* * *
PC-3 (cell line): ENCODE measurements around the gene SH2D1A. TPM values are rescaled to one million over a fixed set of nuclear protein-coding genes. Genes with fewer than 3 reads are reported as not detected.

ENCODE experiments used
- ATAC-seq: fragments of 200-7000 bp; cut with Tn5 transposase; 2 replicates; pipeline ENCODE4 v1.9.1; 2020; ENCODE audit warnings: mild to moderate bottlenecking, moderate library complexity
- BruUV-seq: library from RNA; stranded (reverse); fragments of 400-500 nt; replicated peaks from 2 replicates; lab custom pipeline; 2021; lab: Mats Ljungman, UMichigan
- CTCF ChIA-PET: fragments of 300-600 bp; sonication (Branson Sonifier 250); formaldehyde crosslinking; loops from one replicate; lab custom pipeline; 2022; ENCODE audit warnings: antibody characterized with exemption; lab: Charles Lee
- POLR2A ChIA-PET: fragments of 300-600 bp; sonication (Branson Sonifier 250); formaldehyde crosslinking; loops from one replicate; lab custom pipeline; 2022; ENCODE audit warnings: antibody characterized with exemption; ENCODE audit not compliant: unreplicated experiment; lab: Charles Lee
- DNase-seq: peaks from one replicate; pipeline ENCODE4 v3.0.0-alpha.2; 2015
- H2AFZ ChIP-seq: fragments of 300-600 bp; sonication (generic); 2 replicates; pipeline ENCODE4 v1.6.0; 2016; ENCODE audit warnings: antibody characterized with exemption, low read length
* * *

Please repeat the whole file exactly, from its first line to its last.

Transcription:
PC-3 (cell line): ENCODE measurements around the gene SH2D1A. TPM values are rescaled to one million over a fixed set of nuclear protein-coding genes. Genes with fewer than 3 reads are reported as not detected.

ENCODE experiments used
- ATAC-seq: fragments of 200-7000 bp; cut with Tn5 transposase; 2 replicates; pipeline ENCODE4 v1.9.1; 2020; ENCODE audit warnings: mild to moderate bottlenecking, moderate library complexity
- BruUV-seq: library from RNA; stranded (reverse); fragments of 400-500 nt; replicated peaks from 2 replicates; lab custom pipeline; 2021; lab: Mats Ljungman, UMichigan
- CTCF ChIA-PET: fragments of 300-600 bp; sonication (Branson Sonifier 250); formaldehyde crosslinking; loops from one replicate; lab custom pipeline; 2022; ENCODE audit warnings: antibody characterized with exemption; lab: Charles Lee
- POLR2A ChIA-PET: fragments of 300-600 bp; sonication (Branson Sonifier 250); formaldehyde crosslinking; loops from one replicate; lab custom pipeline; 2022; ENCODE audit warnings: antibody characterized with exemption; ENCODE audit not compliant: unreplicated experiment; lab: Charles Lee
- DNase-seq: peaks from one replicate; pipeline ENCODE4 v3.0.0-alpha.2; 2015
- H2AFZ ChIP-seq: fragments of 300-600 bp; sonication (generic); 2 replicates; pipeline ENCODE4 v1.6.0; 2016; ENCODE audit warnings: antibody characterized with exemption, low read length